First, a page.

As most employers know, complying with the Americans with Disabilities Act can be a challenge. That challenge promises to become more difficult with the release of the latest version of the manual universally recognized to identify and classify mental disorders - the Diagnostic and Statistical Manual of Mental Disorders, known as DSM-5. Newly identified mental disorders will have major implications in the workplace as employers will have to decide whether and how to accommodate these claims.
As an example, the DSM-5 identifies a new condition called Mild Neurocognitive Disorder, characterized by a modest decline in learning or memory. While there is no absolute duty to accommodate the cognitive effects of aging, an older employee may claim that his forgetfulness or difficulty learning new responsibilities is caused by Mild Neurocognitive Disorder.
The DSM-5 also identifies Social Communication Disorder as a condition affecting an employee's ability to communicate in social settings. Therefore, an employee whose social awkwardness disrupts their performance may claim a disability based on this condition. These are only two examples of the new mental disorders expected to amplify an employer's exposure to disability discrimination claims.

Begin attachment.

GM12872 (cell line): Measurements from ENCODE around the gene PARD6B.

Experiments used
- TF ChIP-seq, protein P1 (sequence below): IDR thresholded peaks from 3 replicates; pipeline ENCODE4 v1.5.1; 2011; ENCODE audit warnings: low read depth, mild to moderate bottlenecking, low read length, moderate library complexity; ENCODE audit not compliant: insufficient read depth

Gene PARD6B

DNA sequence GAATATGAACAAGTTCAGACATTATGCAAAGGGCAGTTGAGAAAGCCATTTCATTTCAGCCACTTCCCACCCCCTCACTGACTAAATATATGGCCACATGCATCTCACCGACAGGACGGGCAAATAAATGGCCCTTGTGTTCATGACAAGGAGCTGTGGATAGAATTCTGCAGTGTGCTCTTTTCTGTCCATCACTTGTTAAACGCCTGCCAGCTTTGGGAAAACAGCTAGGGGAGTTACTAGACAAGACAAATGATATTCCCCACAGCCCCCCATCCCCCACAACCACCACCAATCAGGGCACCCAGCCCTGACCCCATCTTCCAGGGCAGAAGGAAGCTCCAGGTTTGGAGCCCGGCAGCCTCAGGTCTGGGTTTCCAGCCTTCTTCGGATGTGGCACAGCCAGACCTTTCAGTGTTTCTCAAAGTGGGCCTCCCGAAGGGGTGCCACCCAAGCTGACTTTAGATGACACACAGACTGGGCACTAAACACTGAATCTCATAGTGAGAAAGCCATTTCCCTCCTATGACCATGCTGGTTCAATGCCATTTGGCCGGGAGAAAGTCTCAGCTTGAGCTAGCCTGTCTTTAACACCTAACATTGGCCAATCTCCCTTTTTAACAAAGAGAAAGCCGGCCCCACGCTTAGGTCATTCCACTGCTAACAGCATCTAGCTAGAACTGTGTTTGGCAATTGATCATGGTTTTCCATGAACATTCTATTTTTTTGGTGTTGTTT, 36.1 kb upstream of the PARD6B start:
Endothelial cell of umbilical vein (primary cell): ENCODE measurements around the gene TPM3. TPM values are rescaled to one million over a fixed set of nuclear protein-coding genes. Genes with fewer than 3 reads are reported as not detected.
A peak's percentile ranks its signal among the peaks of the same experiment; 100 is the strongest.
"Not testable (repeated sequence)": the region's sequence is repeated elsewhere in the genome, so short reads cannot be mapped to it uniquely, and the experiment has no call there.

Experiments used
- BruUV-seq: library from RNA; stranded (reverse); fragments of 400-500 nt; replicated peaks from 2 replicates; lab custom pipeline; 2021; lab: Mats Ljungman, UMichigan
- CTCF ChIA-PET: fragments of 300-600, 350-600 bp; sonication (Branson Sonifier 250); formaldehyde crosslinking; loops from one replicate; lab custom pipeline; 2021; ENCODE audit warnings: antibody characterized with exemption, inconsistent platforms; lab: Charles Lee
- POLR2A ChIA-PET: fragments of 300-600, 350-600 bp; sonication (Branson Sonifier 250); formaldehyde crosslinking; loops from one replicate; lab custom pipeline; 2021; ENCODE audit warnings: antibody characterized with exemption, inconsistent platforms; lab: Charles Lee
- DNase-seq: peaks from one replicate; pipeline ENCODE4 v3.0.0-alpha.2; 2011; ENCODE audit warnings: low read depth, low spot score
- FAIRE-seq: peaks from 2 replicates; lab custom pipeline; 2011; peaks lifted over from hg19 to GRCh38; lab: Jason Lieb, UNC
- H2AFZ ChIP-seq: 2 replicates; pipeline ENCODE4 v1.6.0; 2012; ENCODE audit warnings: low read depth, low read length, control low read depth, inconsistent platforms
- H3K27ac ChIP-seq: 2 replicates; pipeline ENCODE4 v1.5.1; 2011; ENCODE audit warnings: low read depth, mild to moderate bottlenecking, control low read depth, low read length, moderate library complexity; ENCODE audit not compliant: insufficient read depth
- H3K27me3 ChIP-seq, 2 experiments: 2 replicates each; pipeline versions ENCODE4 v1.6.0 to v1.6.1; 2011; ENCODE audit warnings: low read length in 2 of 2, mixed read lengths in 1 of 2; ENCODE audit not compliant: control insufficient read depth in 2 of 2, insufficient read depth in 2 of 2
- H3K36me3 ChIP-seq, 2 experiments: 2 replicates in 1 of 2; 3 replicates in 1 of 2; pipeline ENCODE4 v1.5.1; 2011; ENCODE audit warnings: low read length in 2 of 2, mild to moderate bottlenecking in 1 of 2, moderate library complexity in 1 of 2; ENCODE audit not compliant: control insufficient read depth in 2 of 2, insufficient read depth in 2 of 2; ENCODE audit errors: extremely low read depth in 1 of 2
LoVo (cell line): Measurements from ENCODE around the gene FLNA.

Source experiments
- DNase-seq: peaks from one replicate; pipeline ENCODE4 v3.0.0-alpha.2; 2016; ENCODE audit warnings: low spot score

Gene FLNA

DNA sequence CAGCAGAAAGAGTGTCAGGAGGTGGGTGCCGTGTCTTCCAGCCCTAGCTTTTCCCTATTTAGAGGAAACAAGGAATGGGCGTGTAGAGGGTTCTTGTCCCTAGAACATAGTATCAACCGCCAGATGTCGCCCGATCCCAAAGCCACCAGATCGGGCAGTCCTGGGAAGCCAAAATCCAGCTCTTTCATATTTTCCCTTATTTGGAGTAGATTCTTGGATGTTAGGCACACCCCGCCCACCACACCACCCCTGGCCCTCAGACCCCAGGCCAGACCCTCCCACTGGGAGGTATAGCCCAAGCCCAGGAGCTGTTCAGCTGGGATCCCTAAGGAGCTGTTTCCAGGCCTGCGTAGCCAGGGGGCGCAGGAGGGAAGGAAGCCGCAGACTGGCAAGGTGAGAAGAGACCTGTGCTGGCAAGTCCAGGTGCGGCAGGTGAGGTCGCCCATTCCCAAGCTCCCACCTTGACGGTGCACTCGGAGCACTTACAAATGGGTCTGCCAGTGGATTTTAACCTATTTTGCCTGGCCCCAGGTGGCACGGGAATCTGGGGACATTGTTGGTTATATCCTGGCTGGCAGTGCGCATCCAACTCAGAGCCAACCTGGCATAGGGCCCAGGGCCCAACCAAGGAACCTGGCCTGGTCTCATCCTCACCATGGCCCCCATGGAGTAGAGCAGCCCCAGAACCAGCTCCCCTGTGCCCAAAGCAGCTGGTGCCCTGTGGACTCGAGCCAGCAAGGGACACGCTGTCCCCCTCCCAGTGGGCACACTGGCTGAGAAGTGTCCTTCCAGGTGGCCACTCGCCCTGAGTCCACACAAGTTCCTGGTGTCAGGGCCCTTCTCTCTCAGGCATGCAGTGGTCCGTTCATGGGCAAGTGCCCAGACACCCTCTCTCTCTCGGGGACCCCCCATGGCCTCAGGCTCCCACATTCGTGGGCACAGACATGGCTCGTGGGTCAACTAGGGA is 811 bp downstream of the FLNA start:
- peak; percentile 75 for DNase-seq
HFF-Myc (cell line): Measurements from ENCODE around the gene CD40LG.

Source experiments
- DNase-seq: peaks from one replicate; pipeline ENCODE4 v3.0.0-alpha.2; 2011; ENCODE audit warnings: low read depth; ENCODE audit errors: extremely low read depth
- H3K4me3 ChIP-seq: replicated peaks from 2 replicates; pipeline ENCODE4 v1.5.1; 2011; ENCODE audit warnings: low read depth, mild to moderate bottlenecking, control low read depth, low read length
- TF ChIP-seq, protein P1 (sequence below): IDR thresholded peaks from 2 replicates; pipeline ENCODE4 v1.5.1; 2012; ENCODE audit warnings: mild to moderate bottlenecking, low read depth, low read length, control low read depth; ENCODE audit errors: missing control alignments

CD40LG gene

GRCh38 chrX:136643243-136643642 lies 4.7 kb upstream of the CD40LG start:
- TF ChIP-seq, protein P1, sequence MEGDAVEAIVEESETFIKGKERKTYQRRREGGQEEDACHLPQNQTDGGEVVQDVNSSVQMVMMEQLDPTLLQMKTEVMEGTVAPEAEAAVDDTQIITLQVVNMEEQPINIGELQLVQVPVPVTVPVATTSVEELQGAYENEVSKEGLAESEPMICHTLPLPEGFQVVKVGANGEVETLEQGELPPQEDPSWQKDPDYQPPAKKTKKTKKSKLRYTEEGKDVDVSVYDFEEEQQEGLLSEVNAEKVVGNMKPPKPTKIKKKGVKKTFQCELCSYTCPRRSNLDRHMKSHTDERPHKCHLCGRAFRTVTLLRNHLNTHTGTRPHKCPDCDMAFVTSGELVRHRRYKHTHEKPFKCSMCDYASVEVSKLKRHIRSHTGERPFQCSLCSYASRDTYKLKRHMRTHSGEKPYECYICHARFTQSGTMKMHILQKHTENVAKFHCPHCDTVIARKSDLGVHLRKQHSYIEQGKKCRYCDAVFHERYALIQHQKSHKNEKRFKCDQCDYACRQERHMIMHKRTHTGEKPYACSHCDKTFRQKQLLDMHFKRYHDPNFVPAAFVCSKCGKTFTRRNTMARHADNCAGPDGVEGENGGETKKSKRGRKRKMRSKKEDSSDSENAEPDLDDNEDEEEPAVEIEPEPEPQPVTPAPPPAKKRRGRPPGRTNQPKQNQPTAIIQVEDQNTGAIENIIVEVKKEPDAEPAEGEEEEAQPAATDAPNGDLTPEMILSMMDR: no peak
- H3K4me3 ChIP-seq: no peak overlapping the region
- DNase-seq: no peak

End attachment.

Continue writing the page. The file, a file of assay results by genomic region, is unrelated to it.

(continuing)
Employers, however, must remember that an employee's inability to perform the essential functions of the job even with a reasonable accommodation is a justifiable reason to end the employment relationship. Special care must be taken by employers to make sure that job descriptions are comprehensive and accurate. Indeed, the job description must methodically memorialize the essential functions of the job so it can withstand an employee's claim that he or she can perform the essential functions of the job. Now - not later - is the time to review, update and modify job descriptions to prepare for an anticipated increase in disability discrimination claims.